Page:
This is an entry in the We Said Go Travel Writing Contest written by Sarah Humphreys from England. Thanks for your entry Sarah!
Wandering through the centre of Liverpool at 9am and overhearing a Scouser, as the locals are known, say to his mate, “Do you think it’s too early for a pint?” I really know I’m home. Nowhere else does such optimism exist.
It is surely no coincidence that the street connecting two of Liverpool’s biggest rivals is named Hope Street. On one end stands the majestic Anglican Cathedral, the largest in Britain. On the other The Metropolitan Cathedral of Christ the King, affectionately known as Paddy’s Wigwam, sits like a huge concrete spider.
These unmistakably characteristic buildings are prominent in Liverpool’s skyline, rivalled perhaps only by that in Manhattan, at least as far as Liverpudlians are concerned. Best appreciated from the river, while taking the famous Ferry Across The Mersey, the cathedrals form a backdrop to Liverpool’s distinctive waterfront and docks which have been a UNESCO World Heritage site since 2004 and were the last sight over nine million hopefuls would have seen as they set off to The New World between 1830 and 1930.
I have a particular affection for the Liver Birds, which stand on top of The Royal Liver Building. The symbol of Liverpool, legend states the city will collapse if they ever fly away. Despite war, unemployment, riots and poverty they have never deserted us.
Having lived away from the North of England for over twenty years, one of my delights when I get back is sitting on a bench in the centre of town and just listening. Love or hate it, the distinctive Scouse dialect has a nasal music all of its own. Those unfamiliar with the lingo should purchase a handy phrase book such as “Lern Yerself Scouse” to pick up the basics.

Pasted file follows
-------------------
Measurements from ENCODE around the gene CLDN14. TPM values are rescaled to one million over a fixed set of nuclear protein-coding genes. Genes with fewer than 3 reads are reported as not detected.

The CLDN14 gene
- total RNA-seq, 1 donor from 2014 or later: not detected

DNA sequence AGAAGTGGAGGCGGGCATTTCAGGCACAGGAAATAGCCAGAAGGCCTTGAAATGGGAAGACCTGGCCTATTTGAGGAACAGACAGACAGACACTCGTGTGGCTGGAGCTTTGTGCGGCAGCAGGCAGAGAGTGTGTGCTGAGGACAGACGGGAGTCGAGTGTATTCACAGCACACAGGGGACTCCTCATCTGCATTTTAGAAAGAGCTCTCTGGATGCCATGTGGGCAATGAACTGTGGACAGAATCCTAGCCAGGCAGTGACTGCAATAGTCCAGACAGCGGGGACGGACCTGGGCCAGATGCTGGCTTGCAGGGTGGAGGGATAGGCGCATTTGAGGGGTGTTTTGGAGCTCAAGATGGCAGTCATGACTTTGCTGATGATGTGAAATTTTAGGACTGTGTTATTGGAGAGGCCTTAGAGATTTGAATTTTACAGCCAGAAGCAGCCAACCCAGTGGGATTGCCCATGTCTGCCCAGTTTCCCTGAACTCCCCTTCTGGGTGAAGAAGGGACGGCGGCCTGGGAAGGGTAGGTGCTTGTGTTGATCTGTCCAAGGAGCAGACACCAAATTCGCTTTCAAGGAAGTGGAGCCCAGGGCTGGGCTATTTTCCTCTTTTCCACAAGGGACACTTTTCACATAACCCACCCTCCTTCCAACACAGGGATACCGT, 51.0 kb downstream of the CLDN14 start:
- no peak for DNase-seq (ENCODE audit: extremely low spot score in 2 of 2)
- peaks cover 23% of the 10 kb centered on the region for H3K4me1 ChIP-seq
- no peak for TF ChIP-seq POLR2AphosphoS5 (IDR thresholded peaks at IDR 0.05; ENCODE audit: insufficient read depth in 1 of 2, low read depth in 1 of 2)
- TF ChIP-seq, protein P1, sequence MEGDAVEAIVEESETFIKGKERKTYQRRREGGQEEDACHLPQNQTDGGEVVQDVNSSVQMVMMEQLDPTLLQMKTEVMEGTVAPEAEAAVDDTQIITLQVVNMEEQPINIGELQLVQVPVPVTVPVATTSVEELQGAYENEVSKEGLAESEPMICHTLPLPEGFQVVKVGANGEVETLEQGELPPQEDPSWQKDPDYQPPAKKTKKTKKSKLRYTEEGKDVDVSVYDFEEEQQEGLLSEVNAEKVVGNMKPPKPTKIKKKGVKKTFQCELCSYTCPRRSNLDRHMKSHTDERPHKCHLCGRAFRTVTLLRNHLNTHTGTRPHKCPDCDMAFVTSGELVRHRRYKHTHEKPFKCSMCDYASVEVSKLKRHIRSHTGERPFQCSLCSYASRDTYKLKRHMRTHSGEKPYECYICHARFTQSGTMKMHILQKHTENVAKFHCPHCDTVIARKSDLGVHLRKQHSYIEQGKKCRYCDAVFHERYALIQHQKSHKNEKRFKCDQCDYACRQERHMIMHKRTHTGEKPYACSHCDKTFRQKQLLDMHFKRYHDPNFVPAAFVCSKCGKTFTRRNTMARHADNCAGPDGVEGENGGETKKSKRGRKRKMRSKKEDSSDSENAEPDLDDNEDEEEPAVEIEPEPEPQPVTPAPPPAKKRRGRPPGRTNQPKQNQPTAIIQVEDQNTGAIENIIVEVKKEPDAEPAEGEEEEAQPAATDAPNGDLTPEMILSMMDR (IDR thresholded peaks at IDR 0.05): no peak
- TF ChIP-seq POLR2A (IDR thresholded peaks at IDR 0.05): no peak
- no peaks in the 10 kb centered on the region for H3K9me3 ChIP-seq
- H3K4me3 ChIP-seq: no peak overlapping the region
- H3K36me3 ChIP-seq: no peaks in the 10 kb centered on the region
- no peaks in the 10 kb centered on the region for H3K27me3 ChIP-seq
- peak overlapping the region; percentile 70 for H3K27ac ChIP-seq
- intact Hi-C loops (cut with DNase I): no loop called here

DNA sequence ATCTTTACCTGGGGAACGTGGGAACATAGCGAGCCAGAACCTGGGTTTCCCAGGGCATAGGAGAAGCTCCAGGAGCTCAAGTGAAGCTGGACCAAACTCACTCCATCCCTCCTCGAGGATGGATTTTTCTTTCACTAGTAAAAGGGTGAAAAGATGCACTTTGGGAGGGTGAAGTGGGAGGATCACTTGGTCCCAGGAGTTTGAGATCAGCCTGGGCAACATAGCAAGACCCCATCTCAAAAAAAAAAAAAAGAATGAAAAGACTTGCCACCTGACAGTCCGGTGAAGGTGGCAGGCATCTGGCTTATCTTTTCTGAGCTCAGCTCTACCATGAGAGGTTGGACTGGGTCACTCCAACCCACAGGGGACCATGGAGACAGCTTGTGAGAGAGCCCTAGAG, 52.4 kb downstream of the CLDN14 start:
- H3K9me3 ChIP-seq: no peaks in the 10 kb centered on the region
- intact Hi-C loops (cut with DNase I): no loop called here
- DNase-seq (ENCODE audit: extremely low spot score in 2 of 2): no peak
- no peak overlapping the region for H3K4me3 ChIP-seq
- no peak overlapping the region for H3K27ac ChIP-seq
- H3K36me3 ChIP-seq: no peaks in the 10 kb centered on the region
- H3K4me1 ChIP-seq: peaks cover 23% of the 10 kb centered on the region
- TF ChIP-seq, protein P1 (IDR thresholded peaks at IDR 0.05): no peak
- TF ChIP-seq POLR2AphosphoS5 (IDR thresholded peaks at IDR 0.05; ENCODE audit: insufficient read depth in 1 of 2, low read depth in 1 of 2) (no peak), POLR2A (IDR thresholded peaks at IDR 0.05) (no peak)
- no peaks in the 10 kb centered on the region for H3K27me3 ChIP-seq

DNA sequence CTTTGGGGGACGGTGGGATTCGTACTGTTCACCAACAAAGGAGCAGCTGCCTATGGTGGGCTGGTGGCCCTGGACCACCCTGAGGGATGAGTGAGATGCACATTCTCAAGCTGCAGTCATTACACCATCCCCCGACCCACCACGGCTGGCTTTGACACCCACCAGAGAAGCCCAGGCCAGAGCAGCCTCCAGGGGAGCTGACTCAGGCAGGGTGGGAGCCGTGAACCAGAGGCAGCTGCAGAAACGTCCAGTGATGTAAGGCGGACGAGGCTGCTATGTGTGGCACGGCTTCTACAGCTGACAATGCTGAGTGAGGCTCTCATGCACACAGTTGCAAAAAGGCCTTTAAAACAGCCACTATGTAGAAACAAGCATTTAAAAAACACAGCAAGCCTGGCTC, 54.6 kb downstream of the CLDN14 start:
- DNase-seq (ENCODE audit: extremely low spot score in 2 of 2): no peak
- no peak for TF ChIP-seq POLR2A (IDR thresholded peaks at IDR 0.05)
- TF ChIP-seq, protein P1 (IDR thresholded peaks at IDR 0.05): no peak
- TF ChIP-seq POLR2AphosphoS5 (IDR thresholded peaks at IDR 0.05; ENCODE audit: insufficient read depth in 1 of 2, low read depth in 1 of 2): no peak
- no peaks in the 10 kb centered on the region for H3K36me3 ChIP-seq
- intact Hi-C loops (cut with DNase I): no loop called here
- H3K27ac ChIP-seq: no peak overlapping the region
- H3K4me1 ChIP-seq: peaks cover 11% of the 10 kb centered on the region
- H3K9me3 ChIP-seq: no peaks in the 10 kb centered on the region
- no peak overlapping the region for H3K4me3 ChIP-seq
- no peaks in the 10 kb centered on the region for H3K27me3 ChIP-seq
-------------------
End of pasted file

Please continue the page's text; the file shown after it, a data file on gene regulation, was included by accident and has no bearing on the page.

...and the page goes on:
Nowhere can outdo Liverpool for music and the list of musicians who have poured out of the city is endless. Of course, four names spring to mind and it is impossible to move round Liverpool without hearing the strains of The Beatles wafting out of pubs, bars and shops. John Lennon’s message of peace can even be found at the airport bearing his name, which reminds us “above us only sky”.
Liverpool is not just a collection of buildings, streets, museums, businesses and industries. It has a real breathing heart and soul. Of course, it is the people who make the city come to life. In the face of tragedies such as The Hillsbourgh football disaster, where 96 spectators were killed or the suffering caused due to the Dockers’s strike, Scousers always pull together. This is well reflected in the anthem of Liverpool Football Club, “You’ll Never Walk Alone.”
Just catching a glimpse of Paddy’s Wigwam on the skyline before disappearing into a damp Victorian tunnel, whose walls are always covered in moss, always means I’m on my way home. Being met under the clock at Lime Street Station has a feeling of nostalgia that cannot be beaten. A meeting place for lovers, friends and family; there is a sense of sharing in the history of the thousands who have done this before and the knowledge that thousands of others will do the same. After all, as The Beatles said “All You Need Is Love” and this place is full of it.
About the Author: Sarah Humphreys: I have been writing since I could hold a pencil. I am originally form near Liverpool in the UK but I’ve lived in The USA, Greece, The Czech Republic and Italy. I’ve been living in Pistoia, near Florence for 15 years, where I teach English. I am passionate about poetry, Literature,music and travel.